Young Guns Threaten Old Guard
Interesting title isn’t it. The prospect of those names that have been in F1 since i was younger, names like Ralf Schumacher, Giancarlo Fisichella and David Coulthard, possibly not driving within the very near future, and some turbocharged teenagers from various countries of the world taking their place as F1 regenerates itself once again. These members of the old-guard, by that i mean those racing for quite some-time, are in our minds as those pieces of furniture that never get moved, the ones that will get a race seat purely based on the fact they have been around for years.
However it would seem that times are changing, these ornaments are being replaced with slick, modern pieces of design, straight out of the racing academy and loaded with power and performance. The young-guns that ram each other off the road in lower formulae, the type that you feel are yet to even pick up a shaver, but can wrang an RA107 round Catalunya faster than well experienced members of the same team.
In the most recent of tests, in Barcelona and Jerez, many teams such as Williams, BMW Sauber and Red Bull have given inexperienced youth a quick run out, none more so than Honda who have tested a lot of new drivers, 2 admittedly have had a go before though. Mike Conway, James Rossiter, Luca Filipi and Andreas Zuber are all part of a youth programme, and Honda decided to let them loose in their 2007 car and see what they could do. The results were suprising, and could throw up many future racers. BMW Sauber put Marko Asmer and Javier Villa into their cars at this official event, and also put others in the car at their World Series Finals events to see what potential they could have for testing. These youth programmes that many have now seem to know no bounds, wit huge racing bills being paid for and only the best given, it seems that drivers, very much like football teams are trying to grow their youth from a very young age to get them into prime position for when they are ready for the race seat. Lewis Hamilton is a prime example of this.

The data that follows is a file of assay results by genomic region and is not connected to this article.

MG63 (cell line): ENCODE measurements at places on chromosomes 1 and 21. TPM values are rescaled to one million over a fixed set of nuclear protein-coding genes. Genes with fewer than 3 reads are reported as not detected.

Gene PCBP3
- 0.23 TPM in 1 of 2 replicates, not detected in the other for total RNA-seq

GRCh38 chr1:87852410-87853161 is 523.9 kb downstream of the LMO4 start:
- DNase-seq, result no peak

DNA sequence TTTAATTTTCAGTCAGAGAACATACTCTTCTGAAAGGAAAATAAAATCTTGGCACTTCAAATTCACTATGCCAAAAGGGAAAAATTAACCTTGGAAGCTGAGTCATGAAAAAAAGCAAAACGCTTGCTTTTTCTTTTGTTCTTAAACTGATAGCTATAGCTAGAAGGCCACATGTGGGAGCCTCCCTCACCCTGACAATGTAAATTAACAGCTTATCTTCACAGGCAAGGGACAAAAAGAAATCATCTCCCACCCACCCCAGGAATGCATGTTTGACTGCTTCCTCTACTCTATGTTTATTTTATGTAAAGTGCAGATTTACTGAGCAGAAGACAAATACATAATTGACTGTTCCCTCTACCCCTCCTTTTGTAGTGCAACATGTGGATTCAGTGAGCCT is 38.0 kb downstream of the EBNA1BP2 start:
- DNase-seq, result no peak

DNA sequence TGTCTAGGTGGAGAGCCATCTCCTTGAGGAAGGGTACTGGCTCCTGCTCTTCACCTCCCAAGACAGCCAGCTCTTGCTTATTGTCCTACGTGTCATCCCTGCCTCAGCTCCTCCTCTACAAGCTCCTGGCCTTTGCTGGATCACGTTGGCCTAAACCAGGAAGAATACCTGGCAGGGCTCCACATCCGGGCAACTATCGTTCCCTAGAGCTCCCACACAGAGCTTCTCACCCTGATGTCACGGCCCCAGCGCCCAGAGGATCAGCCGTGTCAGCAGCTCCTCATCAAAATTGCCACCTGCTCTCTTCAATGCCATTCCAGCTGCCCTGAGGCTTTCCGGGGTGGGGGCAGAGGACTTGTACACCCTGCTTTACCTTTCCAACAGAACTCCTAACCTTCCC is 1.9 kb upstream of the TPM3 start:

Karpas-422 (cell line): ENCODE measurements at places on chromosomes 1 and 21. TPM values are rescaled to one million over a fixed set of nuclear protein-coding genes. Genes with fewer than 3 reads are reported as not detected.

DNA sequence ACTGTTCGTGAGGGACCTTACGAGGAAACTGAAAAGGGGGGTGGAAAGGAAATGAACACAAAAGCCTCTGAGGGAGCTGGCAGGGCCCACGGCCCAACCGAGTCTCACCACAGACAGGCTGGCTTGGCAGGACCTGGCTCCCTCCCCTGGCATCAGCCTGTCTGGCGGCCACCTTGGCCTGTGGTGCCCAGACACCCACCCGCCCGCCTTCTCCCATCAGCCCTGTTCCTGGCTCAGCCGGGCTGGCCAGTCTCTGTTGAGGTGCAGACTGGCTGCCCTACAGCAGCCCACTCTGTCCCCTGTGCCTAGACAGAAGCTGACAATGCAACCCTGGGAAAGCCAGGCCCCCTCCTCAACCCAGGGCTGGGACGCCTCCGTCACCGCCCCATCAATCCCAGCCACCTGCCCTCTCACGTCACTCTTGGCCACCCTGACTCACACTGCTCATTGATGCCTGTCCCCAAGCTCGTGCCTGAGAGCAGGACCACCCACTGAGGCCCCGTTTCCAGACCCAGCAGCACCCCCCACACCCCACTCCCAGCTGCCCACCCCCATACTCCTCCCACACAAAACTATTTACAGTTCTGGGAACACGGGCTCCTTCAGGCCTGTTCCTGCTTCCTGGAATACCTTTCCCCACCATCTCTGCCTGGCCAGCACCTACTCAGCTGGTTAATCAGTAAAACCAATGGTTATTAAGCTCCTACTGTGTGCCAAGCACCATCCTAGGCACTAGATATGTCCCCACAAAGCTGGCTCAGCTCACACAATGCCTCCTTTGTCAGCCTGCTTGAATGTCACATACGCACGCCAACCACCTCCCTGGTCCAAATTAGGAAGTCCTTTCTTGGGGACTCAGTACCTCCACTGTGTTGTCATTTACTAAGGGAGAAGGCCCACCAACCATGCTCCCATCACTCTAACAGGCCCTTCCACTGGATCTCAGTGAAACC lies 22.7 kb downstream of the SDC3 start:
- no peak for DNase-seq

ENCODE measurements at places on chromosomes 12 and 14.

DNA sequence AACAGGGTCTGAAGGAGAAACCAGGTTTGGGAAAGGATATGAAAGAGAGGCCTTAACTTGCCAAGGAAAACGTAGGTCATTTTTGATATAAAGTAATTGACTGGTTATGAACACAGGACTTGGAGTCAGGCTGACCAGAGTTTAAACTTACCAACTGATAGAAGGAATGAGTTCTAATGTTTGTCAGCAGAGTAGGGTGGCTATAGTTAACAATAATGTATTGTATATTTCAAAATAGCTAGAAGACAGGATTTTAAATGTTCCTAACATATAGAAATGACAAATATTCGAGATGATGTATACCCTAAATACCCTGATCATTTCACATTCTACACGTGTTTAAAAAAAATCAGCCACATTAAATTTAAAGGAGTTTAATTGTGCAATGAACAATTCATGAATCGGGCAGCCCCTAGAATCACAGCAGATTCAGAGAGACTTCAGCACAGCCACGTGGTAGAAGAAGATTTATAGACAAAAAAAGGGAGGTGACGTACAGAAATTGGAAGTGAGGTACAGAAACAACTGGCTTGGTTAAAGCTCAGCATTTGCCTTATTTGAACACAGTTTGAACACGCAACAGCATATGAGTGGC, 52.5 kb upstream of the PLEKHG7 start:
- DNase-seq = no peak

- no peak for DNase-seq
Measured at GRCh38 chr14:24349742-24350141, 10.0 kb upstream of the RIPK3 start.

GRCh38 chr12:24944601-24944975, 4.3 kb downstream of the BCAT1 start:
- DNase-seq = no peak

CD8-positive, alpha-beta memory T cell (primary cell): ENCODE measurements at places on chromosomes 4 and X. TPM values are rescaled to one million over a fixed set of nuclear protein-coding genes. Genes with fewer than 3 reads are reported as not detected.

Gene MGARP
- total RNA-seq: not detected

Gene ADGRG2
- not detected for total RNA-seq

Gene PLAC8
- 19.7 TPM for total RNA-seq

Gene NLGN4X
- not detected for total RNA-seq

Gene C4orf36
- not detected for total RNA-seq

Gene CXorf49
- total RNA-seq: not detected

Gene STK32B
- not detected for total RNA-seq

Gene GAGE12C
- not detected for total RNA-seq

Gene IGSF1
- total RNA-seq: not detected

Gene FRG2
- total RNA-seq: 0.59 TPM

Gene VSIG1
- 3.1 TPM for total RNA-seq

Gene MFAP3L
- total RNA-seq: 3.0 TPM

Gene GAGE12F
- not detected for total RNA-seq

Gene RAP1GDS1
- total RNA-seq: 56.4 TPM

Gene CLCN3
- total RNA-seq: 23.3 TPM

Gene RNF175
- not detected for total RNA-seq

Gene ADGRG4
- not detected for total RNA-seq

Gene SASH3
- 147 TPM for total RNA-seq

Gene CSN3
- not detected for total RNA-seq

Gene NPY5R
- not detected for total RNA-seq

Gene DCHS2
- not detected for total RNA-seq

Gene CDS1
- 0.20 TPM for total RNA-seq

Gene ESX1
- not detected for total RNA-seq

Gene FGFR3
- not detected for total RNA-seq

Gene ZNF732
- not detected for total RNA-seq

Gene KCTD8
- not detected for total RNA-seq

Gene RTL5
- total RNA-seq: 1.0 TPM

Hamilton’s story takes an interesting turn, you see, rather than McLaren making him take the conventional route of testing for a few years to build up experience then race, he went straight into racing, having Alonso as his team mate meant that the car would be well developed and he would have nothing to worry about. As a driver, i believe this will have made him better, stronger and given him as much, or more experience, than if he had spent 3 years testing. David Coulthard also seems to think so, and critiscises the teams youth programmes.
Now i bet your wondering what the point of this article is, and as i sit here writing it i being to ponder that throught myself. Well, the point is, that as much as we love the old drivers, as much character and experience they can offer, sometimes it is best to let the youngsters in and take over. Michael Schumacher leaving, in my honest opinion has just opened the floodgates. Alexander Wurz gave up too right before the last race, he said that he was scared of something happening to him. To an extent he gives a rightful point, as drivers get older, they have families and people who rely on them, so going out in a car at 200mph which could potnetially kill them is not seen at times as brilliant. The kids, like Nico Hulkenberg and Sebastian Vettel don’t have these things to worry about.
The old boys must retire if they want to keep their dignity in-tact, rather than go chasing after endless drives at back of the grid teams.
Related Articles of interest: